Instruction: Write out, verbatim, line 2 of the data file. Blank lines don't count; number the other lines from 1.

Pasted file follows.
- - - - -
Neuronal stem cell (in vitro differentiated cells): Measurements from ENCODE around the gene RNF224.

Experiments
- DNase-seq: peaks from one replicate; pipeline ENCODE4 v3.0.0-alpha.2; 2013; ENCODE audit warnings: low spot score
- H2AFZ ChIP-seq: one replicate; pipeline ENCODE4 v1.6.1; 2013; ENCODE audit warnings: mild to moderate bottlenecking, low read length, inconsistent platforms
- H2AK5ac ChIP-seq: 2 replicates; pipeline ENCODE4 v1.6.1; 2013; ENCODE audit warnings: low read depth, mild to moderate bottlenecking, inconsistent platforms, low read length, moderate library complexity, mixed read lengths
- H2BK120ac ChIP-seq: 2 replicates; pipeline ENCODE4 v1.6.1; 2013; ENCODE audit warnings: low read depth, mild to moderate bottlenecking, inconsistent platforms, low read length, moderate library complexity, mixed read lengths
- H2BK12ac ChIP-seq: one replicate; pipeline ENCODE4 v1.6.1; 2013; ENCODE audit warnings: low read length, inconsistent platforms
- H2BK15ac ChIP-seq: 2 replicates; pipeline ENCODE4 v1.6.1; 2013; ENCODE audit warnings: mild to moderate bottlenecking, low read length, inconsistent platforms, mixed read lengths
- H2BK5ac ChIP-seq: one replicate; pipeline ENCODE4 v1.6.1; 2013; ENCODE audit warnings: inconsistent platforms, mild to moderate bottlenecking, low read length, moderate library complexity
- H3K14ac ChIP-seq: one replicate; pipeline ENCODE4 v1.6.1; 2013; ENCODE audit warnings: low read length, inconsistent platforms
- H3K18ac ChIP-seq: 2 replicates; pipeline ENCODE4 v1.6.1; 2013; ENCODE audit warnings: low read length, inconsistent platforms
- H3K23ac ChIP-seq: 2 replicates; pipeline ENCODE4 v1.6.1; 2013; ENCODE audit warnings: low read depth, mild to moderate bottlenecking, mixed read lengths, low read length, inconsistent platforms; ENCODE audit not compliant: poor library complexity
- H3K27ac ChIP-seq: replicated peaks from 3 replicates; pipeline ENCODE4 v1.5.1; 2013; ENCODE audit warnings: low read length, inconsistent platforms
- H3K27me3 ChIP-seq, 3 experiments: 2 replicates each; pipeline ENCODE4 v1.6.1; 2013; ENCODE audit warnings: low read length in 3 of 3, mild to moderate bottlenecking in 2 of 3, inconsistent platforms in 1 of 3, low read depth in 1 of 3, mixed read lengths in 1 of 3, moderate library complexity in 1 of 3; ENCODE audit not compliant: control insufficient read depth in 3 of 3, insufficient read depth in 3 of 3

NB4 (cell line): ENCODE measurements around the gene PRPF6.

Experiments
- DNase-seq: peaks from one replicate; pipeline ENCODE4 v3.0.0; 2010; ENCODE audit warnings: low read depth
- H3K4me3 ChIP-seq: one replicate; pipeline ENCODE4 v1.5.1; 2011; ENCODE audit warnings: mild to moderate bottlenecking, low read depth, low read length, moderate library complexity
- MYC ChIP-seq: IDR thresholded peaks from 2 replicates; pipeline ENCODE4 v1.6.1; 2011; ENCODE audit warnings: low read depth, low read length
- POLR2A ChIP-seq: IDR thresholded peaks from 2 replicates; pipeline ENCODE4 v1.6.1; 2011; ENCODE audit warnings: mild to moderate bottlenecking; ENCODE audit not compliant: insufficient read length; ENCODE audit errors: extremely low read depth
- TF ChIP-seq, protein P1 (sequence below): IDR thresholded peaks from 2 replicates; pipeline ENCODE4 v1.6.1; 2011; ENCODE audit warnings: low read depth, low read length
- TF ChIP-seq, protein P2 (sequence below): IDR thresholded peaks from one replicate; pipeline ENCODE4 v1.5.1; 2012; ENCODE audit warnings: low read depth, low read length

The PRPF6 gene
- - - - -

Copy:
Experiments